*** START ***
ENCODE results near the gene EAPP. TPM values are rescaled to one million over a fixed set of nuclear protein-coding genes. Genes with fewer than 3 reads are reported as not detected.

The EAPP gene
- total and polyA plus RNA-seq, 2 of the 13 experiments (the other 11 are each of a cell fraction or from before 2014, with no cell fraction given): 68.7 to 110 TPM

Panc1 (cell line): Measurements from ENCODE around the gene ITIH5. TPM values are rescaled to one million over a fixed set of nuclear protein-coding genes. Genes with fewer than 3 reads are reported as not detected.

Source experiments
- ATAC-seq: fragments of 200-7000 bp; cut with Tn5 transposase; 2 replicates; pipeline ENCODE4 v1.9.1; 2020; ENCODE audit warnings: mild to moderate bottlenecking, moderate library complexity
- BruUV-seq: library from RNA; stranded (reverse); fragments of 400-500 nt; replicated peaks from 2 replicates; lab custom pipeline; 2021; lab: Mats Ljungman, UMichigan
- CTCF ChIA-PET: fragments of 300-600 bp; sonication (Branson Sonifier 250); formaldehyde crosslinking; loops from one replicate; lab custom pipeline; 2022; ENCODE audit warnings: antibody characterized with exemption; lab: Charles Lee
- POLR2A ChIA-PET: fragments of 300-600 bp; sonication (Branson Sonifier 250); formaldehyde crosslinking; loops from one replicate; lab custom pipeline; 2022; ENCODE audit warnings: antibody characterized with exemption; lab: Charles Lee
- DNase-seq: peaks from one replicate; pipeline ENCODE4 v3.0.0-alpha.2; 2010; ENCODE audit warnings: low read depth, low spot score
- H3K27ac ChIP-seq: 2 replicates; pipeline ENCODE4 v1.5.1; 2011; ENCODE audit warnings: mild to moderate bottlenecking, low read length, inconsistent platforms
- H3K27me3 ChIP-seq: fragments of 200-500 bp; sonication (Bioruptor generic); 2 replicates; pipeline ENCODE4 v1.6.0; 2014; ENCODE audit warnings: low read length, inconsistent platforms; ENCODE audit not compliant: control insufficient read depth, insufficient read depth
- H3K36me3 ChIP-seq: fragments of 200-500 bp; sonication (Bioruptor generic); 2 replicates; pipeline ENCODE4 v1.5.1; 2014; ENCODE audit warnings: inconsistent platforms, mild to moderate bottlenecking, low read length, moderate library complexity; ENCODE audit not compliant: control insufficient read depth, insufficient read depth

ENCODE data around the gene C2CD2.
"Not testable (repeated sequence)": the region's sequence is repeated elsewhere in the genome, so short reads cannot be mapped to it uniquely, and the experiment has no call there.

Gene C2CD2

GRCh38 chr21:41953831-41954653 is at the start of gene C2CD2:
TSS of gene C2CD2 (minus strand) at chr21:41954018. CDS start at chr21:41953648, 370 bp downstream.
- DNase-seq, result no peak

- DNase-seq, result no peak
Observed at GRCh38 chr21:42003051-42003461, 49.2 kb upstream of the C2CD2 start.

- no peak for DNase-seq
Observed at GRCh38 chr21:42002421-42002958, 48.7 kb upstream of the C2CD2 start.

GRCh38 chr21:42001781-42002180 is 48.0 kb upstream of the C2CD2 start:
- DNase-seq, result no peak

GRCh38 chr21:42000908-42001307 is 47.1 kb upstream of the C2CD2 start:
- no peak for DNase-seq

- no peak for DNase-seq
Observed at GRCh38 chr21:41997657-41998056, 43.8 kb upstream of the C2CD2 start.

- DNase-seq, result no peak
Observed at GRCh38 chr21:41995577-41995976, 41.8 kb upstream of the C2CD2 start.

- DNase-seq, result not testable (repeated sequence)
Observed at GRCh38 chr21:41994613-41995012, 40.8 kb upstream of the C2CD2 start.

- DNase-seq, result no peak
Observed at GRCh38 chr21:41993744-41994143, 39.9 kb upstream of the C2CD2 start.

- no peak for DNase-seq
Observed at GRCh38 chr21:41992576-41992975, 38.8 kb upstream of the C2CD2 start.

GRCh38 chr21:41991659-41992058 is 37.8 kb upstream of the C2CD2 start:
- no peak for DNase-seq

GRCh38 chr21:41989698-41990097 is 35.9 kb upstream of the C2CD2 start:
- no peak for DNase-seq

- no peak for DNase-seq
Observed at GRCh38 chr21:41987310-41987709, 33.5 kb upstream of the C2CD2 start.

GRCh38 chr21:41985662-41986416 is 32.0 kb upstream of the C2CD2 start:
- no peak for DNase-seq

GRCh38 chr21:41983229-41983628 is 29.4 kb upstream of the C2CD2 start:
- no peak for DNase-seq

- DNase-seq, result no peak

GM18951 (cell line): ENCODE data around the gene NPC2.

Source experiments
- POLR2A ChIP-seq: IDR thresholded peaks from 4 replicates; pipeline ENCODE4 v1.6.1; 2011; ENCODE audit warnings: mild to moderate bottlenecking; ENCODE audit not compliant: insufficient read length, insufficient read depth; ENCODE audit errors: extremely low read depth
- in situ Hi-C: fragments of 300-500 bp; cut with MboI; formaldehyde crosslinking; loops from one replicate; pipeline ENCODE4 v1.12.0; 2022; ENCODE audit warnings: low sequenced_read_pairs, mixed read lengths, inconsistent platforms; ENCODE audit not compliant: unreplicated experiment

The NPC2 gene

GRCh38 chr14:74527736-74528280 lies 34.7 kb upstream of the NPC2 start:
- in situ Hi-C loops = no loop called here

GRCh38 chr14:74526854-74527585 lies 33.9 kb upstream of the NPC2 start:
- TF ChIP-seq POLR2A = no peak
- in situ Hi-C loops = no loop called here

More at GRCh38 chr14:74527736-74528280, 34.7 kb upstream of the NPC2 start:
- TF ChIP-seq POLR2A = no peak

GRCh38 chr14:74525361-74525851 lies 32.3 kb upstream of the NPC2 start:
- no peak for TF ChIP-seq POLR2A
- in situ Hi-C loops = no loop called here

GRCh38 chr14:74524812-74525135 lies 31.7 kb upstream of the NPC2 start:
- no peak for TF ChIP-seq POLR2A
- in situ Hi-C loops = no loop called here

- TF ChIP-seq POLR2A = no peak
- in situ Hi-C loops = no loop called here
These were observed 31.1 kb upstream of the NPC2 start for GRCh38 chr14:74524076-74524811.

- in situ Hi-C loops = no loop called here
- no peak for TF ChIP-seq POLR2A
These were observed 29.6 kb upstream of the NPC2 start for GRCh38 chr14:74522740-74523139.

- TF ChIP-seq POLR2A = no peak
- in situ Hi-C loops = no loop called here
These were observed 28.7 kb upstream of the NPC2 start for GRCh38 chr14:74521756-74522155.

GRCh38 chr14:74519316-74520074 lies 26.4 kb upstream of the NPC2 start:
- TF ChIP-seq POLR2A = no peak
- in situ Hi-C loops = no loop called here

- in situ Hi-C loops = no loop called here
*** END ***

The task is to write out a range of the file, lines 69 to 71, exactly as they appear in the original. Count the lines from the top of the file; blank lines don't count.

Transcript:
These were observed 31.1 kb upstream of the NPC2 start for GRCh38 chr14:74524076-74524811.

- in situ Hi-C loops = no loop called here
- no peak for TF ChIP-seq POLR2A